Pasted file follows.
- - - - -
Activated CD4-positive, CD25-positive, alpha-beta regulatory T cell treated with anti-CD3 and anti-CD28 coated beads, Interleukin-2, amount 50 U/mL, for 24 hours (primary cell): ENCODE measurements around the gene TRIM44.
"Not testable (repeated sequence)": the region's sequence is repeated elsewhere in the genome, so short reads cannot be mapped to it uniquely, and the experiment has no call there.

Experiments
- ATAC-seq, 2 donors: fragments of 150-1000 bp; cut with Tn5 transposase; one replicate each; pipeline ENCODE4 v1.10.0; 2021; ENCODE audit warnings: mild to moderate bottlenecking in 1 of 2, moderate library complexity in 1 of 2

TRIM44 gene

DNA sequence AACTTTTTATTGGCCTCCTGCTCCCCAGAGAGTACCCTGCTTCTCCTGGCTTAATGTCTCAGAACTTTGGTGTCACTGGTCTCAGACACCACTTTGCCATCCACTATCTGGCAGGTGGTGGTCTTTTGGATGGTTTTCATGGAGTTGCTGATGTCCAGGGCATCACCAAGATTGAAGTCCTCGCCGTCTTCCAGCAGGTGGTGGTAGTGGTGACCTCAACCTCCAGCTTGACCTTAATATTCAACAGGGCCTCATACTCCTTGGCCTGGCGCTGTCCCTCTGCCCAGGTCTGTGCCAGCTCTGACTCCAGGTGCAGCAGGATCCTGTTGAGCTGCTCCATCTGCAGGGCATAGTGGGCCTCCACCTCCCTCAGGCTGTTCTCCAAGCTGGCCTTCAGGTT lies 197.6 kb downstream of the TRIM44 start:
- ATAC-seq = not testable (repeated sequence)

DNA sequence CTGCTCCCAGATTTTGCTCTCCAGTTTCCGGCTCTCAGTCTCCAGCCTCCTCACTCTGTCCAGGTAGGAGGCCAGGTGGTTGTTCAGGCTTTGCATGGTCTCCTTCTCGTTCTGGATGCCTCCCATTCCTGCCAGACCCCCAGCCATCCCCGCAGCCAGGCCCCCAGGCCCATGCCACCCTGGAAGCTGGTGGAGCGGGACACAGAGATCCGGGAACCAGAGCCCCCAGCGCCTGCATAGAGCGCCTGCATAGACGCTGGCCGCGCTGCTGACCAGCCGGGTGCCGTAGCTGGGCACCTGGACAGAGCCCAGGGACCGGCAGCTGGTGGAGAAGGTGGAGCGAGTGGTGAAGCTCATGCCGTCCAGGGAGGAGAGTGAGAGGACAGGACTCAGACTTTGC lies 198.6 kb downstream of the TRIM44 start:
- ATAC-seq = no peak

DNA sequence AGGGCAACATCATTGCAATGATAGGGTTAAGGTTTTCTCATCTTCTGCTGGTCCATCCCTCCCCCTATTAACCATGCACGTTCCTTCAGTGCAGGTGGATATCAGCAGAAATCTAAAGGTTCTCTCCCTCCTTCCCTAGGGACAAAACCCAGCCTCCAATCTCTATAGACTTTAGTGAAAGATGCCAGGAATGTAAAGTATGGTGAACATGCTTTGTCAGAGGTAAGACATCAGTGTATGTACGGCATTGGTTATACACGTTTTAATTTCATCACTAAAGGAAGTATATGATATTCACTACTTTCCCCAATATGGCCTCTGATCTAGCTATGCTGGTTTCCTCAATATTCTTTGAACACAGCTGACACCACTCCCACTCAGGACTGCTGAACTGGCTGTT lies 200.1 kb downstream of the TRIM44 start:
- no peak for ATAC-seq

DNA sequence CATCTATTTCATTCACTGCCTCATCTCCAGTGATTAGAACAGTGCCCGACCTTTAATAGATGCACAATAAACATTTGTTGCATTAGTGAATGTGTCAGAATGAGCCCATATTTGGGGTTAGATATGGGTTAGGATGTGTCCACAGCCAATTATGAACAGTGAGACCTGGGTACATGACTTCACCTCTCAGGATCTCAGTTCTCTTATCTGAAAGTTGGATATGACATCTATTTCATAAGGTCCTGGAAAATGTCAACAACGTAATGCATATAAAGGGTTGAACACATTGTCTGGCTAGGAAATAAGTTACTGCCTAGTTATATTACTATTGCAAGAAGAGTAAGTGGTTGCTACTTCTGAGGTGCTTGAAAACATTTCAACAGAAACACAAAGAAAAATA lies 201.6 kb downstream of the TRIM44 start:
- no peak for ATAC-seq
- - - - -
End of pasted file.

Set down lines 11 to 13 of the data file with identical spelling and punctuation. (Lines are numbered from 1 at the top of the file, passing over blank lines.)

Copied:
- no peak for ATAC-seq

DNA sequence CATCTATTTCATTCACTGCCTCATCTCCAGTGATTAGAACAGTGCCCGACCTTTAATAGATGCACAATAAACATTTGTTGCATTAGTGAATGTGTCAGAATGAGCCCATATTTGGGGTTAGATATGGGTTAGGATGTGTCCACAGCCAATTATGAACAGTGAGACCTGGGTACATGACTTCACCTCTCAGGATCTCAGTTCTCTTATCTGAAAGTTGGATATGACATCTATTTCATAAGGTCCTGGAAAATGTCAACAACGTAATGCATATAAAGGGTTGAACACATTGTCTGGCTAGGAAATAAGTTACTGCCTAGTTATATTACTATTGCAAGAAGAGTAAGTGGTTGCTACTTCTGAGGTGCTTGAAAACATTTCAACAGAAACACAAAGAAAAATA lies 201.6 kb downstream of the TRIM44 start:
- no peak for ATAC-seq